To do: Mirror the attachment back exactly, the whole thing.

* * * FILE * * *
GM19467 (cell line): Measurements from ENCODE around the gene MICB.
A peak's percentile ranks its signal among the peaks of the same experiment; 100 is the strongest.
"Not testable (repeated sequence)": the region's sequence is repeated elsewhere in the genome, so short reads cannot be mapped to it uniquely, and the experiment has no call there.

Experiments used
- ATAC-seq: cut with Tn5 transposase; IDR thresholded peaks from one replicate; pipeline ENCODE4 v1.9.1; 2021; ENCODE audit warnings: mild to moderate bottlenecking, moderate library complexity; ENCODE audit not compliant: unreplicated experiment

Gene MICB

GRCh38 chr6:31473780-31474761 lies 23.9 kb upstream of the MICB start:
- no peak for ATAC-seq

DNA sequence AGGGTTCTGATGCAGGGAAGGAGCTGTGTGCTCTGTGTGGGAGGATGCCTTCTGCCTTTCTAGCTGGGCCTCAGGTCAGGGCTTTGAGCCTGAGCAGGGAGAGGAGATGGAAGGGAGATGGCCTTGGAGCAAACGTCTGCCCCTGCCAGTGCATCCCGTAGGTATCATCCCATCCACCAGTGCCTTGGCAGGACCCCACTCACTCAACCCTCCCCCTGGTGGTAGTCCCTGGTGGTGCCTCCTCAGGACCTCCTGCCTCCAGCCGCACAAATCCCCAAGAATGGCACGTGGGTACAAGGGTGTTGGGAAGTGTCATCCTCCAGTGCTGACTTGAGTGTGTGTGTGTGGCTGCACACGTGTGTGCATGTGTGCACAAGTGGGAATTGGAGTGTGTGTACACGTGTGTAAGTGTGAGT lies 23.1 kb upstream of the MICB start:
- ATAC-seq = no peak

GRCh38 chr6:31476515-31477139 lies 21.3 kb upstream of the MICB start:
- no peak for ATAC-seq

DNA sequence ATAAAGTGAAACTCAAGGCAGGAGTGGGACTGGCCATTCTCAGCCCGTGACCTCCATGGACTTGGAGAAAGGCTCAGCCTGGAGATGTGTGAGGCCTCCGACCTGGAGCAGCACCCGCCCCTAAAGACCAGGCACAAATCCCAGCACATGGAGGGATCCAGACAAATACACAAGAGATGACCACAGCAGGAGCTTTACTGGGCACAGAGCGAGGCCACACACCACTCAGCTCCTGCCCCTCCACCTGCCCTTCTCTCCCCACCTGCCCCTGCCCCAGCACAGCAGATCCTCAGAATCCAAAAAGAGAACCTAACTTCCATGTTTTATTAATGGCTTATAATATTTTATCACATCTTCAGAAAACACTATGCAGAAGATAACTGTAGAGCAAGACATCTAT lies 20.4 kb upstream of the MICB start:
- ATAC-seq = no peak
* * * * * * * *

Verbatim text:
GM19467 (cell line): Measurements from ENCODE around the gene MICB.
A peak's percentile ranks its signal among the peaks of the same experiment; 100 is the strongest.
"Not testable (repeated sequence)": the region's sequence is repeated elsewhere in the genome, so short reads cannot be mapped to it uniquely, and the experiment has no call there.

Experiments used
- ATAC-seq: cut with Tn5 transposase; IDR thresholded peaks from one replicate; pipeline ENCODE4 v1.9.1; 2021; ENCODE audit warnings: mild to moderate bottlenecking, moderate library complexity; ENCODE audit not compliant: unreplicated experiment

Gene MICB

GRCh38 chr6:31473780-31474761 lies 23.9 kb upstream of the MICB start:
- no peak for ATAC-seq

DNA sequence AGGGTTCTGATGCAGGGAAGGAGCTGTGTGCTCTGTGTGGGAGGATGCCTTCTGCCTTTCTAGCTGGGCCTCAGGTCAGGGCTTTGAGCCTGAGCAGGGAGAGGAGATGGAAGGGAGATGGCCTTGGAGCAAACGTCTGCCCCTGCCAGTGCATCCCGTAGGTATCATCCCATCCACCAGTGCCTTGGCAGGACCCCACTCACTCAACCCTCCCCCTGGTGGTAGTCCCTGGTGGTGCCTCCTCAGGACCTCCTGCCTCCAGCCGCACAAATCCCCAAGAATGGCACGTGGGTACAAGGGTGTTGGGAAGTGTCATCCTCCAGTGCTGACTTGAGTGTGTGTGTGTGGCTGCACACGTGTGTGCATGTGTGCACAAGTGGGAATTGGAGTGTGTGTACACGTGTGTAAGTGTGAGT lies 23.1 kb upstream of the MICB start:
- ATAC-seq = no peak

GRCh38 chr6:31476515-31477139 lies 21.3 kb upstream of the MICB start:
- no peak for ATAC-seq

DNA sequence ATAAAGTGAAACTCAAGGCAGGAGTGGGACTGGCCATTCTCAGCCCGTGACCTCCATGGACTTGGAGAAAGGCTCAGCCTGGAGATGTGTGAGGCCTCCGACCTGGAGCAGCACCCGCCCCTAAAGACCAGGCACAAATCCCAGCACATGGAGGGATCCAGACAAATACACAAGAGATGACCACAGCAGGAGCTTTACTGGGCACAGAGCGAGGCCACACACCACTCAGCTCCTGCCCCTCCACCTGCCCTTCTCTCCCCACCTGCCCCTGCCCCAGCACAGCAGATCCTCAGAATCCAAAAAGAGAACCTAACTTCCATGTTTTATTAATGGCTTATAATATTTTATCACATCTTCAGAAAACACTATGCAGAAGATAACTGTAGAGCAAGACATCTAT lies 20.4 kb upstream of the MICB start:
- ATAC-seq = no peak